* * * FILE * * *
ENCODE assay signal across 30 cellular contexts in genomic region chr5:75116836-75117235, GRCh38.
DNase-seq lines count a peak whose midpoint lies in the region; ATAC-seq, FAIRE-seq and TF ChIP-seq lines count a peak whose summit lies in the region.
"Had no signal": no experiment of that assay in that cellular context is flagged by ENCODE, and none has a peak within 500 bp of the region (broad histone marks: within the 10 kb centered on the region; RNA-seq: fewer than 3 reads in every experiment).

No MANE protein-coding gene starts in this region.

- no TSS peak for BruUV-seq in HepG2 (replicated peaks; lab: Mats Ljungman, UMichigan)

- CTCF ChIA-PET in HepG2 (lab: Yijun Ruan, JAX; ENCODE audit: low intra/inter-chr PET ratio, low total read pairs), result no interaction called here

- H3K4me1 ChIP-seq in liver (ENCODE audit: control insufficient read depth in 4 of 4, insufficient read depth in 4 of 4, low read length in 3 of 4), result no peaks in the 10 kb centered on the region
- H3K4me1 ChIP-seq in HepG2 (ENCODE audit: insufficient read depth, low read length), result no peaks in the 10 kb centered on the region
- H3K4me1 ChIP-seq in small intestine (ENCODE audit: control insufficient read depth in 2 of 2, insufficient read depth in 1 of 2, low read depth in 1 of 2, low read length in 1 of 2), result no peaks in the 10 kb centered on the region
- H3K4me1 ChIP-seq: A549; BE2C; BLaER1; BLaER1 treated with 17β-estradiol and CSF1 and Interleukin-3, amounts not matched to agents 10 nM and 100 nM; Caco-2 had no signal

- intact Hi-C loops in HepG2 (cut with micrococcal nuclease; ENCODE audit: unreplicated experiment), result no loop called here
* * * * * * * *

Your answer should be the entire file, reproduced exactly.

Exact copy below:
ENCODE assay signal across 30 cellular contexts in genomic region chr5:75116836-75117235, GRCh38.
DNase-seq lines count a peak whose midpoint lies in the region; ATAC-seq, FAIRE-seq and TF ChIP-seq lines count a peak whose summit lies in the region.
"Had no signal": no experiment of that assay in that cellular context is flagged by ENCODE, and none has a peak within 500 bp of the region (broad histone marks: within the 10 kb centered on the region; RNA-seq: fewer than 3 reads in every experiment).

No MANE protein-coding gene starts in this region.

- no TSS peak for BruUV-seq in HepG2 (replicated peaks; lab: Mats Ljungman, UMichigan)

- CTCF ChIA-PET in HepG2 (lab: Yijun Ruan, JAX; ENCODE audit: low intra/inter-chr PET ratio, low total read pairs), result no interaction called here

- H3K4me1 ChIP-seq in liver (ENCODE audit: control insufficient read depth in 4 of 4, insufficient read depth in 4 of 4, low read length in 3 of 4), result no peaks in the 10 kb centered on the region
- H3K4me1 ChIP-seq in HepG2 (ENCODE audit: insufficient read depth, low read length), result no peaks in the 10 kb centered on the region
- H3K4me1 ChIP-seq in small intestine (ENCODE audit: control insufficient read depth in 2 of 2, insufficient read depth in 1 of 2, low read depth in 1 of 2, low read length in 1 of 2), result no peaks in the 10 kb centered on the region
- H3K4me1 ChIP-seq: A549; BE2C; BLaER1; BLaER1 treated with 17β-estradiol and CSF1 and Interleukin-3, amounts not matched to agents 10 nM and 100 nM; Caco-2 had no signal

- intact Hi-C loops in HepG2 (cut with micrococcal nuclease; ENCODE audit: unreplicated experiment), result no loop called here